Increased Occurrence of Menstrual Disturbances in 18- to 30-Year-Old Women after COVID-19 Vaccination
11 Pages Posted: 14 Jan 2022
Date Written: January 1, 2022
Background Many signals of menstrual disturbances as possible side effects of vaccination against COVID-19 have been reported. Our objective was to estimate the association between vaccination and the occurrence of such disturbances among women aged 18-30 in Norway.
Methods We used mobile-phone questionnaires to collect reports of menstrual disturbances from 5688 women aged 18-30 years, participating in the population-based Norwegian Young Adult Cohort. We estimated the relative risk of menstrual disturbances according to vaccination in a self-controlled case-series design, using the first six weeks after vaccination as the exposed period. We examined the occurrence of such disorders before and after both the first and second doses of vaccine. For subjects who had a menstrual disturbance after the first dose, we calculated the risk of recurrence after the second dose.
Findings The prevalence of any menstrual disturbance was 37.8% prior to vaccination. The relative risk of more heavy bleeding than usual during the exposed compared to unexposed period for first dose vaccination was 1.90 (95% CI: 1.69-2.13), while it was 1.84 (1.66-2.03) for the second dose. The proportion with menstrual disturbances in the most recent menstruation prior to the second vaccine dose was roughly the same as before the first vaccine dose. The risk of heavy bleeding after the second dose, given that it had occurred after the first, was 65.7%. We observed increased risks after vaccination also for other menstrual disturbances.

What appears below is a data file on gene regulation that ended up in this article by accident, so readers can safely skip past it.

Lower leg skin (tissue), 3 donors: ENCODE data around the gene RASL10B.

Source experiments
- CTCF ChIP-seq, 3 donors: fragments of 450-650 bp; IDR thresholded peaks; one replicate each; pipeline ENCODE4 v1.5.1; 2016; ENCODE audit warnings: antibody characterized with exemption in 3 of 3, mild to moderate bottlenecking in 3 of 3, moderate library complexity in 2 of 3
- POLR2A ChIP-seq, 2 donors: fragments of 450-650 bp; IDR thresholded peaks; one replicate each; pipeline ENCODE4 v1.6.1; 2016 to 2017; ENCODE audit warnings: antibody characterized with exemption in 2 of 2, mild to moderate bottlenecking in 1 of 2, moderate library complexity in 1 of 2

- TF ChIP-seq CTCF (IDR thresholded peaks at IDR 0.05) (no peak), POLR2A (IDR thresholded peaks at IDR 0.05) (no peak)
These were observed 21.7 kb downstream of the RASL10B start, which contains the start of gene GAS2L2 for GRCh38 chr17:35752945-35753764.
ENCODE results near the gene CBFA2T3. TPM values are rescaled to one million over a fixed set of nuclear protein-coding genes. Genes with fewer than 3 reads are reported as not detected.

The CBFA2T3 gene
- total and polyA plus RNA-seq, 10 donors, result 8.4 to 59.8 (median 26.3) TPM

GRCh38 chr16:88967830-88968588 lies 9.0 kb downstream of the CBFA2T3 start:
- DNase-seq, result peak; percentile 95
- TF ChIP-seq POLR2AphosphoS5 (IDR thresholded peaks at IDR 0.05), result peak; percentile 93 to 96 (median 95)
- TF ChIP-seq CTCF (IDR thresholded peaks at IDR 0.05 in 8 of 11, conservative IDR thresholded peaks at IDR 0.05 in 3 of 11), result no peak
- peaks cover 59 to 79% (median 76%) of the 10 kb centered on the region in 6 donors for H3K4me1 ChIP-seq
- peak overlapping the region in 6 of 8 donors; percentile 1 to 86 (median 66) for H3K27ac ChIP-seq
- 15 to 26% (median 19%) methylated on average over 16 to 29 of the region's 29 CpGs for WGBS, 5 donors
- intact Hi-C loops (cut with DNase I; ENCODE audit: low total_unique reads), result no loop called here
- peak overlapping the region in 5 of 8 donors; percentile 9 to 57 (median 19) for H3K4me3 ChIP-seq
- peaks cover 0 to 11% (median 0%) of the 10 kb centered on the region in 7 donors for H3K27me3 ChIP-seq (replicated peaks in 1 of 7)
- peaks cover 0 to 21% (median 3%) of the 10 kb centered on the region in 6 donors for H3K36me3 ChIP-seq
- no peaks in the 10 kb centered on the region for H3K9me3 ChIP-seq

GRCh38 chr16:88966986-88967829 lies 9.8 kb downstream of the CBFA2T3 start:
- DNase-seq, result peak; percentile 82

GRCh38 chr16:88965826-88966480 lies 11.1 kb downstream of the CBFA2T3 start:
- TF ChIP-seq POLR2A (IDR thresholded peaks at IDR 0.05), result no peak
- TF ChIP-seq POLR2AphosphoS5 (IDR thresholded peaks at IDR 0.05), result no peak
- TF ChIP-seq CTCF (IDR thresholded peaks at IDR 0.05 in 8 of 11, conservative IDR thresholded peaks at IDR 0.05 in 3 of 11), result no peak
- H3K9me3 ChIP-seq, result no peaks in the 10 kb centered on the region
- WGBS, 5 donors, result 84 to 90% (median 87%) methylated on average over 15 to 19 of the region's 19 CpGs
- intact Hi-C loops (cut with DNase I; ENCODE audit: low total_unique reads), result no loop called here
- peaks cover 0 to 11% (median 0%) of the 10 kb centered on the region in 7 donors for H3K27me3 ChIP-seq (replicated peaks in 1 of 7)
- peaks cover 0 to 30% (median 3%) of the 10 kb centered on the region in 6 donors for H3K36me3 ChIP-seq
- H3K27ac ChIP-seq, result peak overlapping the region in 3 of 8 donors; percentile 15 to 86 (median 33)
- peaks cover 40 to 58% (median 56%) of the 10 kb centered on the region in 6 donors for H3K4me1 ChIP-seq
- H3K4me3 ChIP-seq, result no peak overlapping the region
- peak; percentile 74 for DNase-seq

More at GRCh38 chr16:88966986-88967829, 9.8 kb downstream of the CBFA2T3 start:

Interpretation Menstrual disturbances were generally common regardless of vaccination. We found a significant increase in menstrual disturbances after vaccination, particularly for heavier bleeding than usual, longer duration and for short interval between menstruations. Mechanisms underlying these findings may involve bleeding disturbances in general, as well as endocrine alterations.
Funding: The Norwegian Ministry of Health supported the study through a programme for corona vaccination surveillance.
Declaration of Interests: All authors are employees of the Norwegian Institute of Public Health
Ethics Approval Statement: The study has been approved by the Regional Ethics Committee for medical research, REK South-East A, no 229359. Date of approval Feb 19th 2021.
Keywords: Menstrual disturbances, cohort study, COVID-vaccine
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